Limitation of seq2seq without attention

Why exactly do RNN seq2seq models that don’t use attention have trouble with longer sequences? Would it be accurate to say there is a loss of information when trying to encode a very long input sequence into a fixed length context vector?

Hey @Max_Rivera,
According to me, there are 2 sources of loss. The first as you just mentioned, if we are encoding the input as n-length vector, and if the length of the input is greater than n. However, you will find that we can simply avoid it to a great extent by plotting the distribution of the length of the input vectors, and then choosing n such that most of the inputs can be encoded without any loss, for instance, n greater than the length of 95% of the vectors.

The second reason, which is of major importance here is the Vanishing Gradients. Prof Andrew told about this in a lecture video in the first week, entitled “Vanishing Gradients with RNNs”. With the help of more advanced networks like GRUs and LSTMs, we can propagate the inputs to a much longer extent, thereby reducing the extent of vanishing gradients.

A vague analogy of CNNs comes to my mind. In the 4th course, you must have seen that we faced the same issue of vanishing gradients with deep conv-nets, and thus, we introduced ResNets, i.e., CNNs with residual connections in order to reduce the effect of vanishing gradients. If you think about the structure of either a GRU or a LSTM, you will also find additional connections between the subsequent cells in a single layer, governed by additional learnable parameters, and these can simply be thought of as residual connections with the sole difference of additional parameters. This is just one of the things that comes to my mind. It may be wrong or confusing, so I would advise you not to rely on it too strongly. I hope this helps.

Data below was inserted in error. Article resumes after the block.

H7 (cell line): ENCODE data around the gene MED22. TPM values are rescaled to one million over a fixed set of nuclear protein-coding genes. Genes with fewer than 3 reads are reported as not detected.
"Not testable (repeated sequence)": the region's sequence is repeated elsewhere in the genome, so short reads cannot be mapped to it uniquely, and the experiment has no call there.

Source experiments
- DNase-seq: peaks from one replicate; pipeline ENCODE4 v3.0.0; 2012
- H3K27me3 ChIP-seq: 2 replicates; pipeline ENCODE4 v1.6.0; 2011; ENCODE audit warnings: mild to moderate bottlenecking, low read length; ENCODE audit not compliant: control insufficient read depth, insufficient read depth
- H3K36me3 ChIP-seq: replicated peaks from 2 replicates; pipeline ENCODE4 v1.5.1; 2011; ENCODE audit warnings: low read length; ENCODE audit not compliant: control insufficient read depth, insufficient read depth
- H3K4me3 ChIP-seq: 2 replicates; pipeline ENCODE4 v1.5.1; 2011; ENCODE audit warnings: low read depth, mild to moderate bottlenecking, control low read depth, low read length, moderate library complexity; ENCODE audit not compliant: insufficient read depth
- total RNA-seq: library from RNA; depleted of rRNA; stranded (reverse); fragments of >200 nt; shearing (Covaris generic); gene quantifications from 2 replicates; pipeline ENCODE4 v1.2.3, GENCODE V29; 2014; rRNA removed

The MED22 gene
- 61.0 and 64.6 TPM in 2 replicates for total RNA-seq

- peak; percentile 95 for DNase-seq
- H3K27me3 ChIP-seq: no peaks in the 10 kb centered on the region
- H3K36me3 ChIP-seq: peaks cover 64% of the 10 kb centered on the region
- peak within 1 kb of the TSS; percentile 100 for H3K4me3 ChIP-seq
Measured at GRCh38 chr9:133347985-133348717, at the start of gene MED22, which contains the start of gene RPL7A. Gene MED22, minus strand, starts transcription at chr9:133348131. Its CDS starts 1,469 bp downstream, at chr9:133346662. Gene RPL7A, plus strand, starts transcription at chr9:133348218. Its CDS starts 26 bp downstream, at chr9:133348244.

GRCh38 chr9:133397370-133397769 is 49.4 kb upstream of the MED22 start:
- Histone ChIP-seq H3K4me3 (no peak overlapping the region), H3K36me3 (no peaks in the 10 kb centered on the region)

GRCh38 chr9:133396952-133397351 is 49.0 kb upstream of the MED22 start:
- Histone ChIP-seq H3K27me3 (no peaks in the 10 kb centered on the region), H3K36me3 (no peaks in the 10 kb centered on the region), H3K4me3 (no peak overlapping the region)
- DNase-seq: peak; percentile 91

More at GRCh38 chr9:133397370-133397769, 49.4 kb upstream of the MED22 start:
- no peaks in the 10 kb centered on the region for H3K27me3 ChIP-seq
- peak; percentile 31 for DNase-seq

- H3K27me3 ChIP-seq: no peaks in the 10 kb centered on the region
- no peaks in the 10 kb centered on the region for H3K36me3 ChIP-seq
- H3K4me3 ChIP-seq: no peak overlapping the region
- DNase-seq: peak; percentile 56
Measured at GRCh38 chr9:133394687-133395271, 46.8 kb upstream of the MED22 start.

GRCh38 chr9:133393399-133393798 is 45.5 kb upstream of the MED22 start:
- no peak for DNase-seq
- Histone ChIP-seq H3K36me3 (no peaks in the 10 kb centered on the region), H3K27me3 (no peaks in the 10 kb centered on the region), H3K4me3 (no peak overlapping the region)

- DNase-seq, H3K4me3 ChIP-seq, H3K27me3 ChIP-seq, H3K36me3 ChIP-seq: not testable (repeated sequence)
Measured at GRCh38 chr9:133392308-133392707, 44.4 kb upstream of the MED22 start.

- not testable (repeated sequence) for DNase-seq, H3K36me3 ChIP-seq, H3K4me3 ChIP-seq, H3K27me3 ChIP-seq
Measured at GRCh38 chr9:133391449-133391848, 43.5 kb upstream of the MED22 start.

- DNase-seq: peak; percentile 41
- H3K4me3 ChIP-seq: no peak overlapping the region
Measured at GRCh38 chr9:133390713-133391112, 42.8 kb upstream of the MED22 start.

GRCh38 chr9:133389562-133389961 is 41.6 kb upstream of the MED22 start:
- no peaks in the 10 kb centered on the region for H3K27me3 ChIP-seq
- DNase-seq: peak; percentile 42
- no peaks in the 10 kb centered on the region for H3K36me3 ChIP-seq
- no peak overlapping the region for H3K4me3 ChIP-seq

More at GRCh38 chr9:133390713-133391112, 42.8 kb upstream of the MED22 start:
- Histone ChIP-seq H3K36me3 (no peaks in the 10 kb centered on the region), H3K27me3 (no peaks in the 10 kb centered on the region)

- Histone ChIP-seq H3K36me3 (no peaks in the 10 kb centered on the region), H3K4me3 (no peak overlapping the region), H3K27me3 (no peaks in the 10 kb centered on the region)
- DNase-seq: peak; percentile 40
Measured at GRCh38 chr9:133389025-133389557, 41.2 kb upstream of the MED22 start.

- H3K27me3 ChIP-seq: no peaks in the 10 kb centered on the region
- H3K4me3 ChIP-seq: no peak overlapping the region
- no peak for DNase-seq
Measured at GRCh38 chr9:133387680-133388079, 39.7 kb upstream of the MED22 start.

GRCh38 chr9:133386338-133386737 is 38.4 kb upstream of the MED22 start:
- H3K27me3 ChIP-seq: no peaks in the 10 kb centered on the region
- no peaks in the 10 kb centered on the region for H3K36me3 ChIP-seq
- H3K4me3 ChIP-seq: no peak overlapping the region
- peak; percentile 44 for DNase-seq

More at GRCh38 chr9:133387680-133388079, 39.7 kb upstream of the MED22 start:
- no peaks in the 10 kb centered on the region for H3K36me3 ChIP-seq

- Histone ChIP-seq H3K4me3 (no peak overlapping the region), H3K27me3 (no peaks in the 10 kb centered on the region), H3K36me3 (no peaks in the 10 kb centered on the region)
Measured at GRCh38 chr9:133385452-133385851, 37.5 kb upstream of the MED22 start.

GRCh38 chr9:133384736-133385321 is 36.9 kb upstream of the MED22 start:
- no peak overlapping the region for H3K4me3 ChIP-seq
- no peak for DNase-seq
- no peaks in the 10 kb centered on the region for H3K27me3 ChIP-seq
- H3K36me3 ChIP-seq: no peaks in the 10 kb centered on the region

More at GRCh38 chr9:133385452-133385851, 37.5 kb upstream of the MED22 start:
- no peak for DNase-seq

I think Elemento pointed out an important point, vanishing gradients. That’s an important aspect.

If we back to your original question, I think answers should be in several papers that tackled the performance degradation for longer sentences.


A potential issue with this encoder–decoder approach is that a neural network needs to be able to compress all the necessary information of a source sentence into a fixed-length vector. This may make it difficult for the neural network to cope with long sentences, especially those that are longer than the sentences in the training corpus. Cho et al. (2014b) showed that indeed the performance of a basic encoder–decoder deteriorates rapidly as the length of an input sentence increases.

As you pointed out, the output from an encoder is a fixed-length context information from the last layer. It is quite difficult to keep old information in here if a sentence is getting longer. The paper above is one of example. Most of approaches are “how to retrieve old information from an encoder network in order to feed into a decoder network”. In this sense, sometimes, those models are called as “Peeky” seq2seq models.

So, at least, in the academic society, your statement is correct. But, most of them already went to “attention” related works or beyond. :slight_smile: